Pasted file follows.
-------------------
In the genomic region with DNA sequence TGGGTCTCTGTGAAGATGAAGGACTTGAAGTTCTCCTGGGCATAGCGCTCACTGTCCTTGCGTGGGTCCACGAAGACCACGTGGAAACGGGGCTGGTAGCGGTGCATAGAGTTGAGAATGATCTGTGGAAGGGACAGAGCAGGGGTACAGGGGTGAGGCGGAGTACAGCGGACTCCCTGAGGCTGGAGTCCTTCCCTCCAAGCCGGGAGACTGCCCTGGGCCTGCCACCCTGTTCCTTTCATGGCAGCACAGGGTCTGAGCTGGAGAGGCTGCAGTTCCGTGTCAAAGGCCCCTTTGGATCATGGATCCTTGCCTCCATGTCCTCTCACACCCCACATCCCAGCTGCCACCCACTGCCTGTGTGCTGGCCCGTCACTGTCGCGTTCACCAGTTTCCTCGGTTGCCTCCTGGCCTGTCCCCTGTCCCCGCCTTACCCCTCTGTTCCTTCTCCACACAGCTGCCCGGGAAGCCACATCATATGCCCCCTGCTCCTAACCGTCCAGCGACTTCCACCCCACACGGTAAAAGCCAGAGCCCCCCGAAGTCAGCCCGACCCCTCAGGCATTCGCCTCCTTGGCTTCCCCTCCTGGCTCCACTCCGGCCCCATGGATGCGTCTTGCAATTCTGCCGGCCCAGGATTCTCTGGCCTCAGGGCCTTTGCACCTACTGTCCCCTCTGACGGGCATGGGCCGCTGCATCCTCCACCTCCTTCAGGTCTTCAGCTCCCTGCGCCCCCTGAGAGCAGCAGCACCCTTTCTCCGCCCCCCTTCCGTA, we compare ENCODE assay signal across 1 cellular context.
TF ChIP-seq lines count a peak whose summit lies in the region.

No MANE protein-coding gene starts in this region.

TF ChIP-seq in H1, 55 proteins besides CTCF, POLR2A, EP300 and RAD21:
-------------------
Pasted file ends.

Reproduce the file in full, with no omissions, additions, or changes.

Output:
In the genomic region with DNA sequence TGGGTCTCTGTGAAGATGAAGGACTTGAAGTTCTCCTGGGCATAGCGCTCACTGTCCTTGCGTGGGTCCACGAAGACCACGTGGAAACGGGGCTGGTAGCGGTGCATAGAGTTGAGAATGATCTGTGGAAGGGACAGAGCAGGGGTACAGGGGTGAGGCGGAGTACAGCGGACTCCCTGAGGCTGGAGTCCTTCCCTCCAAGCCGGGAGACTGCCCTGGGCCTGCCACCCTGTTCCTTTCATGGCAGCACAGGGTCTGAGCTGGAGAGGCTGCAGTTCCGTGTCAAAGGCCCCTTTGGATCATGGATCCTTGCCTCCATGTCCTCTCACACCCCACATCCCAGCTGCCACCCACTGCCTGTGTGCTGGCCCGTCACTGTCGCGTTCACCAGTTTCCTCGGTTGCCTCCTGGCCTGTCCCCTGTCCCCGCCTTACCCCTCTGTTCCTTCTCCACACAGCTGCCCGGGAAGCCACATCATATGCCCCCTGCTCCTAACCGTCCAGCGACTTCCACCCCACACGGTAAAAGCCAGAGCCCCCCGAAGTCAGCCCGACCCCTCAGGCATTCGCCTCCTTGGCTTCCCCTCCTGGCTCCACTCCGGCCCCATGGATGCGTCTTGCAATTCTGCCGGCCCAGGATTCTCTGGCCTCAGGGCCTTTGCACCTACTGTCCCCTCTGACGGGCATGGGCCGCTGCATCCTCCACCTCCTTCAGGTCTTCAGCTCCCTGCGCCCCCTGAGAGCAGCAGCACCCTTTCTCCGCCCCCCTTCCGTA, we compare ENCODE assay signal across 1 cellular context.
TF ChIP-seq lines count a peak whose summit lies in the region.

No MANE protein-coding gene starts in this region.

TF ChIP-seq in H1, 55 proteins besides CTCF, POLR2A, EP300 and RAD21: